Set up the BT hub to connect to the internet. It has to be this one because it is the only modem one.

    Use the BT hub to be my “Downstairs” network. This is a network (LAN?) that connects the smart TV to the internet, allows my laptops / tablets / mobile phones to connect to the internet when I am downstairs and also hosts the building's printer (which I think can USB directly into the hub so might not need to have a switched on computer)

    Use the Linksys WRT3200ACM for a “work network” (another LAN?) This is for work (obvs). It will have three desktop machines connected to 3 of it's LAN ports by cat6.

    Use the TPLink to for “rec” network (another LAN?). This network is for the xbox that resides upstairs (connected to a LAN port on the TPLink by cat6) It will also have two desktops connected to two LAN ports by cat6.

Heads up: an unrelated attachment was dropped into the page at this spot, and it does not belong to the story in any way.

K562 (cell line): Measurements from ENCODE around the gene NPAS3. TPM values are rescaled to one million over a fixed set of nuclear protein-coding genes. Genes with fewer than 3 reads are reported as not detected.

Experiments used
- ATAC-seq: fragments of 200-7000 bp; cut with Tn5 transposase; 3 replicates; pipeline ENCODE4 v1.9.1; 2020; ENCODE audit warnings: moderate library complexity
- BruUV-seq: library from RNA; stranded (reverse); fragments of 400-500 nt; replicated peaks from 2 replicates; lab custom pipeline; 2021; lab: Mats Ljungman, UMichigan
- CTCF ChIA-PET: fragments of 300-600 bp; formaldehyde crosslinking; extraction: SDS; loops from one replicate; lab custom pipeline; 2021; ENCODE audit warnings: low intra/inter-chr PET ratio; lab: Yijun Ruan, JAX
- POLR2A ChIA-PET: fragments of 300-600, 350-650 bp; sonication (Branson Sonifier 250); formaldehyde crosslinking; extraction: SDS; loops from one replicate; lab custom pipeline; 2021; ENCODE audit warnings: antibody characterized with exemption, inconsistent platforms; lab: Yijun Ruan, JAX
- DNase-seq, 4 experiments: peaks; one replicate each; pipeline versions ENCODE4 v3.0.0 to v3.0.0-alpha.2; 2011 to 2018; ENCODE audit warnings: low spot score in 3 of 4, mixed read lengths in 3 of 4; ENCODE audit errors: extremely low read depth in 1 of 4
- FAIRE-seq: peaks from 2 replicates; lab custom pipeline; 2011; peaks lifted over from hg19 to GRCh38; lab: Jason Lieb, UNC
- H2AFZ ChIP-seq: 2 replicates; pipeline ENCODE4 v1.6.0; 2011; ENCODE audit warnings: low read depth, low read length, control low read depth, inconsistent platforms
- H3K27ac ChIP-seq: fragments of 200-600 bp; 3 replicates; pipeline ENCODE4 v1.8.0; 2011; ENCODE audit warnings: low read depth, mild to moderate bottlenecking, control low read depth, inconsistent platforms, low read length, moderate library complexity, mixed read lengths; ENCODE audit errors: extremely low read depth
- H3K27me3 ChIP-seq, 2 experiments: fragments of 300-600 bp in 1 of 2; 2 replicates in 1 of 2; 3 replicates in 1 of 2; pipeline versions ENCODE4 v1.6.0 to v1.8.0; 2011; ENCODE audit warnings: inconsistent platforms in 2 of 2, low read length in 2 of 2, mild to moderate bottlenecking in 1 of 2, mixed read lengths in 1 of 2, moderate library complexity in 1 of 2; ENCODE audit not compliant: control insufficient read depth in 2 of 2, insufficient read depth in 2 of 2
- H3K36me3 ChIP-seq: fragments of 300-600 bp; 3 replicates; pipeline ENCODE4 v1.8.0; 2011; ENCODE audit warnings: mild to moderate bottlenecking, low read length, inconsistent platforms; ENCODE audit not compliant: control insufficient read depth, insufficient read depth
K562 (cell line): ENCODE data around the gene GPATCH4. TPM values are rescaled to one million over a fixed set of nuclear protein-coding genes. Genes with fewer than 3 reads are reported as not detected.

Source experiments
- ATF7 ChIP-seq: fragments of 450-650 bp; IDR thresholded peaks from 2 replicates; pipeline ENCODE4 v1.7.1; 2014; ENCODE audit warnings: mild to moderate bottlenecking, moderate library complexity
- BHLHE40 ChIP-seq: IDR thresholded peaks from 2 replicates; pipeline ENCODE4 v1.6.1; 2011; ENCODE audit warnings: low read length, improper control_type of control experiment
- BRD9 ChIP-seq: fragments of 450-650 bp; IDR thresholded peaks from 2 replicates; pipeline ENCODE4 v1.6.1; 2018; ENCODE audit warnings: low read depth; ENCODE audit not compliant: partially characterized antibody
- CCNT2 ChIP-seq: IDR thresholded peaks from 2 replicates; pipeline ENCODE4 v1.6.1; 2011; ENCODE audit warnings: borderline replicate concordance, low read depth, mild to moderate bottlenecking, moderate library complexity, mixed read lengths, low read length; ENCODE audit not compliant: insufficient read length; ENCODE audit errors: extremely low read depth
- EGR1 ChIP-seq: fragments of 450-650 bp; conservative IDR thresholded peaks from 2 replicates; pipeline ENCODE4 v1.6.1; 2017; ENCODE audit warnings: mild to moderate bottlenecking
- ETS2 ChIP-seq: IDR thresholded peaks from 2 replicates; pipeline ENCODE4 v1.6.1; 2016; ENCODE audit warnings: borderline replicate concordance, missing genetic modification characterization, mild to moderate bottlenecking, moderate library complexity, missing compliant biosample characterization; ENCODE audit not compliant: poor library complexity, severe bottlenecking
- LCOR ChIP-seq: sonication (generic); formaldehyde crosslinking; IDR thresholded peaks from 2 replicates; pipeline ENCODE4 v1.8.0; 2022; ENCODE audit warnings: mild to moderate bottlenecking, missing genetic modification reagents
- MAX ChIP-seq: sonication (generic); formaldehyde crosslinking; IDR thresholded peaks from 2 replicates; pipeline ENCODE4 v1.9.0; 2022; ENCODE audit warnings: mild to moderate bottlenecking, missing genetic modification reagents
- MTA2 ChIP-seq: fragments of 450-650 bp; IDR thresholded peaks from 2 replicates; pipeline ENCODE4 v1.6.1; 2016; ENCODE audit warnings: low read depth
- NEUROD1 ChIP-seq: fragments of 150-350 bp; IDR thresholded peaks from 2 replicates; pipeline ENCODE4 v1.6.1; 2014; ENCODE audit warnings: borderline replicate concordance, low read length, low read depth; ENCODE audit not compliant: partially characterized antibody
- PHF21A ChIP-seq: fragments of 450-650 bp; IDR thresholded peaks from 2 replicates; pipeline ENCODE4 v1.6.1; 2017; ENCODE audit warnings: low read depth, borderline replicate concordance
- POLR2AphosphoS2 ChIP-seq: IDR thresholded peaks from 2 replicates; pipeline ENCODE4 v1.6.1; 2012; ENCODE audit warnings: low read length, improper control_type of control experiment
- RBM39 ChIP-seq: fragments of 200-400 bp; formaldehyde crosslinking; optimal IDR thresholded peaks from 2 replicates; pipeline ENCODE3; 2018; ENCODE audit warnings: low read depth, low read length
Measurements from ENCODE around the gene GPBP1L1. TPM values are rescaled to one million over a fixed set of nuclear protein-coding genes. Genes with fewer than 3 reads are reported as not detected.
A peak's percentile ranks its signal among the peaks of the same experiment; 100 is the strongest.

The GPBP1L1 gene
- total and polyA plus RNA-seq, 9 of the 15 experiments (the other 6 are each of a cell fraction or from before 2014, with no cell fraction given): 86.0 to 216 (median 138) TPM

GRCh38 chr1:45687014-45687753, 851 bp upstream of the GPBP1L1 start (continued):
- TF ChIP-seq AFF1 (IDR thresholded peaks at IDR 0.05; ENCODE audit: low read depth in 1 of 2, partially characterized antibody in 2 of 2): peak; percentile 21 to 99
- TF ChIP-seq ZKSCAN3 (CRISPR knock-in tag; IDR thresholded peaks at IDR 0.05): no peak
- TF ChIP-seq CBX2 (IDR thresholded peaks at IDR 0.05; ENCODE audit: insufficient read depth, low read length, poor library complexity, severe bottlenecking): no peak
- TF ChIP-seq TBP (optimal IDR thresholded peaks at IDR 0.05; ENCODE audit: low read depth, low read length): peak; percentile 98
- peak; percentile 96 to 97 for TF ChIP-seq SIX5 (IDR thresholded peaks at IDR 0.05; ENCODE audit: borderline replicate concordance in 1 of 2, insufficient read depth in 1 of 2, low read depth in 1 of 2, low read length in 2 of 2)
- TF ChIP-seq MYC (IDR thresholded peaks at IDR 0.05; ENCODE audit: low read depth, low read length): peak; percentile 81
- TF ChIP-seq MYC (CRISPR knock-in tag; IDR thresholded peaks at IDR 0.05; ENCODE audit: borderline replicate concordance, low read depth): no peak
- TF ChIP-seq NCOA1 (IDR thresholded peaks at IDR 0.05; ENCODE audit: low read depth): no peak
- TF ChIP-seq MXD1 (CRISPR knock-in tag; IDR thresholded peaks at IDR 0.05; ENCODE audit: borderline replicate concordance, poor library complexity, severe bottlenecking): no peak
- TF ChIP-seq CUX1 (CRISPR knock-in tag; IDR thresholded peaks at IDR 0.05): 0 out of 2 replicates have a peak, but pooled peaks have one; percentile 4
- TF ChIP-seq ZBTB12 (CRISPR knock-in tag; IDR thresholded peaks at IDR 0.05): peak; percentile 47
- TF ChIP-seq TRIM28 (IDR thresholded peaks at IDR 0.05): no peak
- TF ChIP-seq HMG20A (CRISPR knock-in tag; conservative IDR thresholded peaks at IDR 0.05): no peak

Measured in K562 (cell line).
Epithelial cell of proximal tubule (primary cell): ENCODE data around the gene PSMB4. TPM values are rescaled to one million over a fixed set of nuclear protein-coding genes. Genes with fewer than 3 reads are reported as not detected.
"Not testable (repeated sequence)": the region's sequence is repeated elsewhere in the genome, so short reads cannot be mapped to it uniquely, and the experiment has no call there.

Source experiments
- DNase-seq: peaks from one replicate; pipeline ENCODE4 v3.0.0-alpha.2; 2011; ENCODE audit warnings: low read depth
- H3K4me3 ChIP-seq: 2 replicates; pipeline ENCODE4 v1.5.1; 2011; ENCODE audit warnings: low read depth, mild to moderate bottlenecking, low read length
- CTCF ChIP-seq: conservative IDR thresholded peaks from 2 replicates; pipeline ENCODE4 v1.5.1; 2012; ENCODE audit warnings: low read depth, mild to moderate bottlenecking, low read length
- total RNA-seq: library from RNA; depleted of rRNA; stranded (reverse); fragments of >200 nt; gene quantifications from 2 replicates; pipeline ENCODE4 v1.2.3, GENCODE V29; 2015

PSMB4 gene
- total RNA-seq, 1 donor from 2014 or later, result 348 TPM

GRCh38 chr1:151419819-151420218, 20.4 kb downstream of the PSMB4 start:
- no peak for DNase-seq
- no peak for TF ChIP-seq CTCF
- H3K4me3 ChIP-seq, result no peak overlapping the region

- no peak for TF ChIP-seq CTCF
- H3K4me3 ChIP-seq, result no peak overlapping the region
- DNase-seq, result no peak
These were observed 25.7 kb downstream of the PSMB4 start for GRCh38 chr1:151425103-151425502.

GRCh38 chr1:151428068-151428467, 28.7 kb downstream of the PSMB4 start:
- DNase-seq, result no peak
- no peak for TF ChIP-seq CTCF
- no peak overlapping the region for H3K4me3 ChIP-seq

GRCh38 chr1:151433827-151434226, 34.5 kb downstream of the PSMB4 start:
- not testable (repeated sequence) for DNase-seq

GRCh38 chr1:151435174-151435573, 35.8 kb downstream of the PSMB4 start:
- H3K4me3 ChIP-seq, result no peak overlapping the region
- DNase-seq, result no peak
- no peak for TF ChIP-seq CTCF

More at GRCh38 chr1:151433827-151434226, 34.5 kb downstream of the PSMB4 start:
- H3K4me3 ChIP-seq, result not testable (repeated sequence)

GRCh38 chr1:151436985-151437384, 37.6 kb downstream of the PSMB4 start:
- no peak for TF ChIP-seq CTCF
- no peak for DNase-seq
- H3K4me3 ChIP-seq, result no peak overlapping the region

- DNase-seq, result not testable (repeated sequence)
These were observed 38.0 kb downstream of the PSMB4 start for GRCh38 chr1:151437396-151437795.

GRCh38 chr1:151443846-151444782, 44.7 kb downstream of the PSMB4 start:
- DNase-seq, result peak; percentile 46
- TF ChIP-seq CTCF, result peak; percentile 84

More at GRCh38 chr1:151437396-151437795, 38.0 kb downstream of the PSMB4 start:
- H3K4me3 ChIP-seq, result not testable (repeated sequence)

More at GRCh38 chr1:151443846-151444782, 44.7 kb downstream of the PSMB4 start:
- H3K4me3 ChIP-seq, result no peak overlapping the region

Use the WRT 54G ver2 to set up my “garage” network. (another LAN?) This network will have 1 desktop (connected to a LAN port by cat6) most of the time. Occasionally other equipment may be connected to LAN ports using cat6.

    All the networks need to be able to access the internet, but only the “Downstairs” network should be able to connect directly to the other networks. So the desktop on the “garage network” should be able to access the internet, print on the building's printer, but not connect to machines on the “work network” Likewise, a machine on the “work network” should be able to access the internet, print on the building's printer but not link directly to a machine on the “rec” network etc.

    ALL the machines on all the networks need to be able to send to the printer and connect to the internet.

    There is 4gang cat6 socket in the hallway, so I can connect to each of the BThub LAN ports easily.

    Socket 1 (green) connects to a socket (green) in the work room
    Socket 2 (white) connects to a socket (white) in the garage
    Socket 3 (red) conects to a socket (red) in the rec room
    socket 4 (yellow) connects to a socket (yellow) in the smart TV room